Couldn't resist sticking my oar in.
For an office with 10 people in it I'm really not sure I see the point of a fancy enterprise firewall. The actual firewall part of such a firewall isn't really any more effective than what you get on good domestic routers... a stealthed port is still just a stealthed port and an open port still gives access to what's inside.
Most of the extra stuff those enterprise firewall devices do is aimed at... enterprises. Fancy routing configs between multiple internal networks, multiple public IP NAT setups, hardware DMZs, site-to-site VPNs etc. None of which you need in an office with 10 users (in most cases, and given that you've been working without them you're probably in that majority).
So what does that leave you with? IDS, IPS, AV scanning and content control / site blocking.
- The content control and site blocking might be handy if you've got staff who like to surf for porn or visit facebook on company time so that's potentially useful (though it's not something you've said your interested in)
- AV scanning sounds great but it's often a pain as it means your internet traffic is going via a proxy. That's fine but it is another thing to go wrong and getting https going through it is more configuration.
- IDS / IPS (intrusion detection/prevention system) sounds like a great idea but as I understand it there is a school of thought that they are just tick box items that The Boss can parade in front of the board at meetings. Seriously though they probably do have a role to play in big enterprise where someone who knows what he's doing can keep an eye on traffic for thousands of users but I'm not convinced they have a place in a 10 user office.
Also keep in mind that to some degree all three of these things will require subscriptions to work so factor that into your costs.
Finally consider that stuff like Cisco ASAs or even Zywalls are MUCH more complicated to configure properly than the kinds of routers you've been using and a badly configured firewall can be worthless.
Sorry to have been so negative (it come easily to me), here are my constructive suggestions:
Security is all about adding layers (hence a nice new firewall is attractive) however you've got to make sure those layers are doing something meaningful. Starting with what you've already got:
Any firewall will block incoming connections to blocked ports, if you've opened ports so that services you need can be used then there isn't that much you can do about it. So one big question is: what exactly have you got in your office? I'm going to assume it's SBS handling you windows domain, exchange and remote web workplace.
If the system has to receive email then you're probably going to need port 25 open no matter what (there are ways round that and I'll go into them if you want) though you can disable smtp logins anyway (IIRC it's off by default in sbs these days) which stops anyone brute forcing your server this way.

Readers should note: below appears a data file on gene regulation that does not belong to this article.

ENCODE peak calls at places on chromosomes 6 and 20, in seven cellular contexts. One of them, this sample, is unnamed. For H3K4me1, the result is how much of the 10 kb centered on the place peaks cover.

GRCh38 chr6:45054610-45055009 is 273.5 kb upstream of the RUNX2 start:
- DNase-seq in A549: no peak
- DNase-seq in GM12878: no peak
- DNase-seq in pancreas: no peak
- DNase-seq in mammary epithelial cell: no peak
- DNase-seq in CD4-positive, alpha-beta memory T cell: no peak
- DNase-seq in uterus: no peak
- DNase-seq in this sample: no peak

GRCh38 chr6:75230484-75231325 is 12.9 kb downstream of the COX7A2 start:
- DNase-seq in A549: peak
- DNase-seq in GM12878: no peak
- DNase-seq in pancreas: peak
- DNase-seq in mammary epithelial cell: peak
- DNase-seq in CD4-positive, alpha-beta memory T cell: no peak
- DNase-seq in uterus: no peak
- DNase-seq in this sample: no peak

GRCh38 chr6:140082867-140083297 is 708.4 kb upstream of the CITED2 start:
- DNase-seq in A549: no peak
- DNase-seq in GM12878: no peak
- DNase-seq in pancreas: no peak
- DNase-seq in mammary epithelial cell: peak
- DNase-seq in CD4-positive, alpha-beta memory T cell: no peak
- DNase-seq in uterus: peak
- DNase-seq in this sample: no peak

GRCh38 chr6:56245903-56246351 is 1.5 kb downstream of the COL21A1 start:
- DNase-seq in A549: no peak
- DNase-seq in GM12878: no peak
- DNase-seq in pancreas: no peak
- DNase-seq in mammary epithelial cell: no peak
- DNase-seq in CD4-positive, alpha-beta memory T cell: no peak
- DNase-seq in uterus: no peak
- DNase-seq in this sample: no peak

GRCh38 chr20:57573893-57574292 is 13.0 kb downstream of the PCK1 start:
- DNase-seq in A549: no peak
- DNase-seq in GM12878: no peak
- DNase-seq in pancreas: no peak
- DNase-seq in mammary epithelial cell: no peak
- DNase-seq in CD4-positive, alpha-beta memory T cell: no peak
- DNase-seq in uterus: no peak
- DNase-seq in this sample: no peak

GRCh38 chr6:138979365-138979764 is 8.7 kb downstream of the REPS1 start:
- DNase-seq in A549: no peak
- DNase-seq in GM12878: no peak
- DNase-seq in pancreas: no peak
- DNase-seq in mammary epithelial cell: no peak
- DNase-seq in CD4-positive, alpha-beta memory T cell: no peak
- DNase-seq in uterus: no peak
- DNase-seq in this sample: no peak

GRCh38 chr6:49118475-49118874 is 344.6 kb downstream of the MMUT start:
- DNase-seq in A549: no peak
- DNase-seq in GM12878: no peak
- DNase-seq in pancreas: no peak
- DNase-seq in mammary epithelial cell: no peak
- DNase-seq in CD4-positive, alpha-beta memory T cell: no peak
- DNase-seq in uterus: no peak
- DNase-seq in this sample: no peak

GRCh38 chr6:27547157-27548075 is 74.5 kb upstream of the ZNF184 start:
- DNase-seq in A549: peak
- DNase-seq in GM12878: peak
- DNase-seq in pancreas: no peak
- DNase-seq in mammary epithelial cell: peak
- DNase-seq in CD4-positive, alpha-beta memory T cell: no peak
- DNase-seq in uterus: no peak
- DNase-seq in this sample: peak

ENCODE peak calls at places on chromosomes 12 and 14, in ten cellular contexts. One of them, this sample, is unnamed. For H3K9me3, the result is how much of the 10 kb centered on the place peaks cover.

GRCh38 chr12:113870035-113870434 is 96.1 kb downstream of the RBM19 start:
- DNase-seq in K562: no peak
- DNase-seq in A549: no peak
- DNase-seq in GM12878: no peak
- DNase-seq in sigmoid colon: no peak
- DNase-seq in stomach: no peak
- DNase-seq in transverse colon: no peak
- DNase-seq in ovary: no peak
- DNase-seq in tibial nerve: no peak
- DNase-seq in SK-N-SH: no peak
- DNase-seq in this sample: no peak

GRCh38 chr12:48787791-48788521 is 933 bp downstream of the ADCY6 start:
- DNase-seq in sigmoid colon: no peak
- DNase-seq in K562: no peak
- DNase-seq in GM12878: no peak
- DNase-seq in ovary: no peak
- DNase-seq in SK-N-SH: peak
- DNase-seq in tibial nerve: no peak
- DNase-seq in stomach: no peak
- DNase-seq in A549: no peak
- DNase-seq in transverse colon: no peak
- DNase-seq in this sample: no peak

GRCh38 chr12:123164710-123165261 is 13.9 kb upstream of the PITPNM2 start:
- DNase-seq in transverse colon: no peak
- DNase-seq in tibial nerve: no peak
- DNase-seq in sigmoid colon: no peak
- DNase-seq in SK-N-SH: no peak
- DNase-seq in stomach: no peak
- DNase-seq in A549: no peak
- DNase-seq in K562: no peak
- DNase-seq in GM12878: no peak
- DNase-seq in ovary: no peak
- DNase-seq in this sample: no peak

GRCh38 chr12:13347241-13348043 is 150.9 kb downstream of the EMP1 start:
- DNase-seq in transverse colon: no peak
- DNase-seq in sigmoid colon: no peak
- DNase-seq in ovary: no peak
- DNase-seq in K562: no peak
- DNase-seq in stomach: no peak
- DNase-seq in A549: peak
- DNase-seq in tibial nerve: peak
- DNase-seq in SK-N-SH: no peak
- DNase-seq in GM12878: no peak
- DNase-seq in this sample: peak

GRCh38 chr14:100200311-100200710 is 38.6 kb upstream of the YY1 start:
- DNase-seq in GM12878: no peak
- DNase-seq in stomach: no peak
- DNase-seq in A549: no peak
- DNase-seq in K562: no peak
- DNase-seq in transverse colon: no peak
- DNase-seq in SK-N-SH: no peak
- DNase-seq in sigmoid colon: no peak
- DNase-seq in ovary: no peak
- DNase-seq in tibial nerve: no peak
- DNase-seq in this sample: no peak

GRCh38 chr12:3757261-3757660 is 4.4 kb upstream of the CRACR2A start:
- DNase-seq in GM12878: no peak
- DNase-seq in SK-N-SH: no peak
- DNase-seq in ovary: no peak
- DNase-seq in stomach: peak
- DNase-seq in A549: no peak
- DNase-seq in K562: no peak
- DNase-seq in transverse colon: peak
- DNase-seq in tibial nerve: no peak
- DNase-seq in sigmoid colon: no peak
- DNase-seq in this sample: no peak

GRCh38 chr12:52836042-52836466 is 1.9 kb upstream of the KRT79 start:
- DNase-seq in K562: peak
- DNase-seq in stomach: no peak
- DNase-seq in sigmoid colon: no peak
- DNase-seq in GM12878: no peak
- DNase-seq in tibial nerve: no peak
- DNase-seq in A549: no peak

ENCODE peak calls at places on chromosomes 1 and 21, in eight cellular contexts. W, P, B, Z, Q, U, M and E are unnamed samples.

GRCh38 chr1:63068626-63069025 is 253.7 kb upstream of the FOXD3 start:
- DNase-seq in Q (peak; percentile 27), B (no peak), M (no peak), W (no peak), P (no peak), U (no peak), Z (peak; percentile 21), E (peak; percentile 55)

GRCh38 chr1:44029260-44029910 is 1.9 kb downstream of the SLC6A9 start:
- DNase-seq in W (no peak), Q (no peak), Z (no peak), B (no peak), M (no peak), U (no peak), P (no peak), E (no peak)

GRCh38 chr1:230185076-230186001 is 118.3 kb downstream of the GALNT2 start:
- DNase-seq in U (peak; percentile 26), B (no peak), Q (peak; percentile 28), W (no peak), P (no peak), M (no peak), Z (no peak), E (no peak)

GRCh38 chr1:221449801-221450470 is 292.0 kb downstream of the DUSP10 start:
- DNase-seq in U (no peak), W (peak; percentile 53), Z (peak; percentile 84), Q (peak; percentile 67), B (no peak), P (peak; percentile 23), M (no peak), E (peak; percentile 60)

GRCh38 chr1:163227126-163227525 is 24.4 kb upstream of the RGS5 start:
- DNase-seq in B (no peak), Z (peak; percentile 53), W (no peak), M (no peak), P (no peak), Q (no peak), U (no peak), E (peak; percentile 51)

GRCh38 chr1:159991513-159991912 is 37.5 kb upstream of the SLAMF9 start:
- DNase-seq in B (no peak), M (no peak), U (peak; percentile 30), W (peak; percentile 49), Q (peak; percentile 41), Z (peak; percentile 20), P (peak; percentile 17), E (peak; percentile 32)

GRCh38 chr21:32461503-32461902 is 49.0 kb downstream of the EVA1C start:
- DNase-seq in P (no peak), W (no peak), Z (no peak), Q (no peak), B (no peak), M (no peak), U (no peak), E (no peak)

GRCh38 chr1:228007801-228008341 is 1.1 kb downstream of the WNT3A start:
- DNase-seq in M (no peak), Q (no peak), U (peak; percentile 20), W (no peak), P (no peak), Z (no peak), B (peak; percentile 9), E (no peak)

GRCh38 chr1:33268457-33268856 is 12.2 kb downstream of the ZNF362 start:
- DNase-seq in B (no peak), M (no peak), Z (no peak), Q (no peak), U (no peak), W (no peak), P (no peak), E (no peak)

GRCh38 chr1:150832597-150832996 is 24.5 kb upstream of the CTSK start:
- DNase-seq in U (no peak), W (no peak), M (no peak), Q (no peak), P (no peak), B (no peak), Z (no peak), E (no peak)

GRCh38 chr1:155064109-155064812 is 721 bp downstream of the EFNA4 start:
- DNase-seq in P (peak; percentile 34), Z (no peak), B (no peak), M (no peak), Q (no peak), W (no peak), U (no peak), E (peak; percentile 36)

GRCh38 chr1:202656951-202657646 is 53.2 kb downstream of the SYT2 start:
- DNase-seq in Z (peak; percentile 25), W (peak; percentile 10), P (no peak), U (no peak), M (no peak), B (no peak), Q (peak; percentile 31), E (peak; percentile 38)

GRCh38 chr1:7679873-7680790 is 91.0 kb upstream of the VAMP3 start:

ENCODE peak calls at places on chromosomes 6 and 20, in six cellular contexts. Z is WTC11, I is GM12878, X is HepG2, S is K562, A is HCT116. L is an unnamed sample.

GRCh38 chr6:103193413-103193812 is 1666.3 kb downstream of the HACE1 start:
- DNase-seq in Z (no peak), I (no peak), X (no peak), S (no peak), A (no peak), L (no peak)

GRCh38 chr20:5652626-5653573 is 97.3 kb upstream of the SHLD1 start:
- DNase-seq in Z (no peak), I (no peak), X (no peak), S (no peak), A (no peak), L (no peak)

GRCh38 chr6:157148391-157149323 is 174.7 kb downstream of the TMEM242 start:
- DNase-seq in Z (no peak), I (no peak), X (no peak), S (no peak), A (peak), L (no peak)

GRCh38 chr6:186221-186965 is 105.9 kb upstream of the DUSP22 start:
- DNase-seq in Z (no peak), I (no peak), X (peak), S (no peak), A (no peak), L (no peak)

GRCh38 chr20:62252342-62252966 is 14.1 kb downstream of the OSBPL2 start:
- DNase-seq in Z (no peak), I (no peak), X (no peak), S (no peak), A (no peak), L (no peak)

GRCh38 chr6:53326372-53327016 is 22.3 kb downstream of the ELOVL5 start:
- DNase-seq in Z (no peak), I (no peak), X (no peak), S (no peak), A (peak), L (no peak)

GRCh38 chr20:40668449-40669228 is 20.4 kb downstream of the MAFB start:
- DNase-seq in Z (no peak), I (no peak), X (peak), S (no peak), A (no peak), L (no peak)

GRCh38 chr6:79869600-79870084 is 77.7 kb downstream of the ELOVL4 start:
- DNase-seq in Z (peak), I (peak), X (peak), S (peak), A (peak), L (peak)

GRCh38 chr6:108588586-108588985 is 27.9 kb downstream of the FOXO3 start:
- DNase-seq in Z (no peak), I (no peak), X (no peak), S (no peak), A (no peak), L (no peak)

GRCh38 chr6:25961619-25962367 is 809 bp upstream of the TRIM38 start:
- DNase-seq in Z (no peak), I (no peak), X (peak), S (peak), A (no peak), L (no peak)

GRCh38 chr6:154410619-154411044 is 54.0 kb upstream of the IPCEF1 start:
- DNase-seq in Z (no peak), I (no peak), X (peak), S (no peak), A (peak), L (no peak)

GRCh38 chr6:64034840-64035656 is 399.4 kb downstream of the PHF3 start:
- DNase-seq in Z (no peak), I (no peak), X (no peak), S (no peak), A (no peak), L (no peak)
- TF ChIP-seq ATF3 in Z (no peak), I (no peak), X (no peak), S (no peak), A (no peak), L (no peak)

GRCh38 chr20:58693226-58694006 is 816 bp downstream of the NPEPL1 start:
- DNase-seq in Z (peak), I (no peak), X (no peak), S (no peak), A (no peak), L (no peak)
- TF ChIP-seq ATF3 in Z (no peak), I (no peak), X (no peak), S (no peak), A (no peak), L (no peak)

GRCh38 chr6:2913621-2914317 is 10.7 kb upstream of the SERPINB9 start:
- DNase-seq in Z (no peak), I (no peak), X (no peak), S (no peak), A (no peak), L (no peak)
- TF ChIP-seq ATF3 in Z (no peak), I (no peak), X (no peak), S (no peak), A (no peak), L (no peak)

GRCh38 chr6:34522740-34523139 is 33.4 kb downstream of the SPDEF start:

- Only allow services you need through the firewall. All the other ports SBS opens on your router (web, rdp, rww, IMAP, POP3) can be closed off entirely or accessed through a VPN. Of course that's a pain but it is doable. If you go down this road then you really need something certificate based rather than username/password. You should be able to use your server for this task. If you don't like the built in VPN stuff (I'd avoid PPTP and use IPSec) then I'll second Flatland's openVPN suggestion. It's great for computer connections (though you do have to install client software) but usually isn't supported on mobiles.
- Make sure you're keeping all your internet facing services up to date.
- Make sure you've got a decent password policy in place (even if you're not exposing username/password logins directly to the internet by requiring VPN connection first). Have a talk with your users to make sure they know how to make a good password. It's no use requiring at least one capital letter, number or symbol and 9 chars if everyone uses "Password1". I recently had a talk with a woman who's hotmail account had been hacked 5 times in 6 months. Turns out she though a person's name was a good password and that no one else could possible think of replacing "l" with "!" or "o" with "0"
- Make sure you've got some kind of script in place to block IPs that try to brute force your passwords. X failures in an hour and the IP gets blocked for a month, that kind of thing. There should be plenty of powershell scripts floating around for doing that.
- Consider getting proper ssl certificates for your server rather than using self signed ones.
- Only give users who need remote access such access.
- Consider requiring external access comes only from specific IPs or subnets. It's a bit old skool but if your users only need access from their home connections and those home connections can have static IPs or are all on the same ISP you can lock them down that way. Most domestic routers allow this though an enterprise firewall would give you more options.
Brute force attacks on passwords happen all the time and there are lots of things to do before dumping time and money into a new firewall.
Just to clarify, there's nothing magic about having your VPN on the firewall rather than the server. As I see it the main reason for having a firewall with a VPN server on it is to support site-to-site VPNs so your offices stay connected while your servers get rebooted (handy for keeping VOIP systems etc running). Road warrior VPNs (that's connections from individual remote users) might as well be handled by your server as it keeps all your user management in one place and chances are that if your server is down there won't be anything for the remote users to connect to anyway.
Sorry for the mega post but there really is lots to do before spending money on a fancy firewall